Familiarity breeds success, scoreless start for Haren

Veteran impresses facing former team opposite ex-rotation mate and with Mathis behind plate

Familiarity breeds success, scoreless start for Haren

JUPITER, Fla. -- From the opponent he faced, to the opposing pitcher, to his own catcher, there was plenty of familiarity for Dan Haren on Tuesday in the Marlins' 2-1 win over the Nationals at Roger Dean Stadium.

Haren certainly found a comfort zone in his three innings of scoreless ball, in which he allowed one hit and struck out three.

"I thought Dan Haren did a nice job," manager Mike Redmond said. "He threw a lot of strikes."

A former member of the Nationals, Haren still has friends on his new division rival. Washington also started its ace, Max Scherzer -- Haren's former teammate in Arizona.

The Marlins' catcher on Tuesday was Jeff Mathis, who was with Haren years ago with the Angels.

"I threw to Jeff today," Haren reminded. "I threw to him when I was back with the Angels. We've had a lot of success together. He's really familiar with the way I throw, the way I attack hitters."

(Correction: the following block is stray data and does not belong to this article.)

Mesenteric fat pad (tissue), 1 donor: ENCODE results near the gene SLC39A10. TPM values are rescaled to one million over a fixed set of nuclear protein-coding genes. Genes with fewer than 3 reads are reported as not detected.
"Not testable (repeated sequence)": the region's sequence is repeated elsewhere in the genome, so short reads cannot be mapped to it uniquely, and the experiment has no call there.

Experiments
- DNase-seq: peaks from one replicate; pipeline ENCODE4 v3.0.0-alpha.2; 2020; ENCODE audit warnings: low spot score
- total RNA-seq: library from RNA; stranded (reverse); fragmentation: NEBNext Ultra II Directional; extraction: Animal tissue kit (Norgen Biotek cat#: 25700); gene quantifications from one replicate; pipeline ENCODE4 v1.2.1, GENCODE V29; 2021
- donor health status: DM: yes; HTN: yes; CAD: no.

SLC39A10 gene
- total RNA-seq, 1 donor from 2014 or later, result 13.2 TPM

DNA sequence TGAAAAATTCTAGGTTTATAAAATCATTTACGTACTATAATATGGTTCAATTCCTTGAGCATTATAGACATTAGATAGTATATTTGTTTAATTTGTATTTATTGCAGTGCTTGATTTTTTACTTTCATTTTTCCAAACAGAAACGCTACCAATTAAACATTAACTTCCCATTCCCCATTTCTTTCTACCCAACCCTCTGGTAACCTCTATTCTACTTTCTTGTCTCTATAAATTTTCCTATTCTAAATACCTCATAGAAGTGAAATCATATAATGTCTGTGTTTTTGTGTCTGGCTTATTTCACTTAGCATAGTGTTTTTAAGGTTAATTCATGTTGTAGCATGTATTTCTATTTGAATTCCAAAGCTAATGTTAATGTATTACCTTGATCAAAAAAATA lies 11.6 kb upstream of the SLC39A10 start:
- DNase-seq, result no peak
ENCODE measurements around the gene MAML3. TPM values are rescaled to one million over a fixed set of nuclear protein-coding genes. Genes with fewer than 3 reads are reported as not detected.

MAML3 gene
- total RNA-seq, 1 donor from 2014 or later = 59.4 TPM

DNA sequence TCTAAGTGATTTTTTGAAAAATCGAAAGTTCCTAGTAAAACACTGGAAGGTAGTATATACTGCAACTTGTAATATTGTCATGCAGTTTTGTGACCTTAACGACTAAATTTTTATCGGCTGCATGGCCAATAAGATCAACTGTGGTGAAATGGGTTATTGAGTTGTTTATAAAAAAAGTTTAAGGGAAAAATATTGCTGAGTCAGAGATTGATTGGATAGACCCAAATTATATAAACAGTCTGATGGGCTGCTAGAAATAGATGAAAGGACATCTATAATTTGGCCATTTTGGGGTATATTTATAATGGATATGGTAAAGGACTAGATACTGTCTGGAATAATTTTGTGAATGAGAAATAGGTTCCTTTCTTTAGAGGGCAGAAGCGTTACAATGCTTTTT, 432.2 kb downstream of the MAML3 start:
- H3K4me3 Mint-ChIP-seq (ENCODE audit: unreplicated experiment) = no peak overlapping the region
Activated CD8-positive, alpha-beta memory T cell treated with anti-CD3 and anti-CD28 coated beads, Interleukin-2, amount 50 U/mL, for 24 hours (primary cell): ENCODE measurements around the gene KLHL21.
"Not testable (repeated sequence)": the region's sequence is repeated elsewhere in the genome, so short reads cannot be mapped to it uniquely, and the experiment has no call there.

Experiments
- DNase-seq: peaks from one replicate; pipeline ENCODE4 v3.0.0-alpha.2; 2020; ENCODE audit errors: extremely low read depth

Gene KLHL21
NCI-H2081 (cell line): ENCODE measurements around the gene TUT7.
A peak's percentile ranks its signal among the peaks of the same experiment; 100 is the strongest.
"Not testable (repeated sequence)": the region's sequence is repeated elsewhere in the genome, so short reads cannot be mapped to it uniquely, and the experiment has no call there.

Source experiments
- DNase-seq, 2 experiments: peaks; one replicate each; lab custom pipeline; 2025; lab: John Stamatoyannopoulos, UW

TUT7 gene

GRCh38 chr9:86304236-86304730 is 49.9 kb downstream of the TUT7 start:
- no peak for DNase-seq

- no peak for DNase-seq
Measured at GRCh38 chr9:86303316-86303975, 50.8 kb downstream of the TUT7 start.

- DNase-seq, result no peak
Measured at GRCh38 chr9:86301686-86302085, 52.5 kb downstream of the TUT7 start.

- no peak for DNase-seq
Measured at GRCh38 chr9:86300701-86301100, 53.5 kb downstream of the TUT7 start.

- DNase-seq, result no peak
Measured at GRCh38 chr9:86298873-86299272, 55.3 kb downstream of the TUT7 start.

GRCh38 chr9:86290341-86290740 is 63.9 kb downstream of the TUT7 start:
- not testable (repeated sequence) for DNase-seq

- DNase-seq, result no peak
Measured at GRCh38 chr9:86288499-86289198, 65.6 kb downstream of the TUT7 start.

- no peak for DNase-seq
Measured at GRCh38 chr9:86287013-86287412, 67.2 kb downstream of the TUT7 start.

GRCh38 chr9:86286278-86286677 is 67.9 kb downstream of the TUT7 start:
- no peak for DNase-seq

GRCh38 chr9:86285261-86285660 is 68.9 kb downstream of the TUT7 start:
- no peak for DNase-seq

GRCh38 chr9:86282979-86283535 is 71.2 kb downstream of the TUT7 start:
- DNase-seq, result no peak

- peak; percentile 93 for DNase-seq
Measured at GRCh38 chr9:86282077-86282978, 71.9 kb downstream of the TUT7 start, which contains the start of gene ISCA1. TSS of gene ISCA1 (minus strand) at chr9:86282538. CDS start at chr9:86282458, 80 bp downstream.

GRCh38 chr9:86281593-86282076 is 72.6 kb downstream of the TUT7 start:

Although they were rival starters on Tuesday, Haren is glad Scherzer was able to sign his seven-year, $210 million contract with Washington.

"I go farther back with him," the Miami right-hander said. "I was with the Diamondbacks with him. I was happy that he got what he deserved. Spring Training is just fun for those reasons. I have a few friends over there with the Nationals. Getting to face guys that I know is fun, too."

It may just be his second Spring Training start, but the way Haren was hitting his spots with a fastball in the upper-80-mph range was encouraging.

"Things are progressing," Haren said. "I was a little more crisp today. The ball was coming out a little bit better. I've still got a ways to go. Obviously, the results were good. That's always a positive. I'm feeling good. I'm definitely moving in the right direction.

"My stuff is not as overpowering as other guys we have on the staff or some of the relievers we have. It's a little bit more difficult for me to just go out and work on things, because that could turn ugly quick."

Haren isn't reading too deeply into the results, especially since the Nationals didn't bring many of their regulars.

"It's a fine line you've got to walk," he said. "You're not going to throw to them exactly like you would pitch to them in the season. But then not doing that is a good recipe for giving up a lot of runs."

Joe Frisaro is a reporter for MLB.com. He writes a blog, called The Fish Pond. Follow him on Twitter @JoeFrisaro. This story was not subject to the approval of Major League Baseball or its clubs.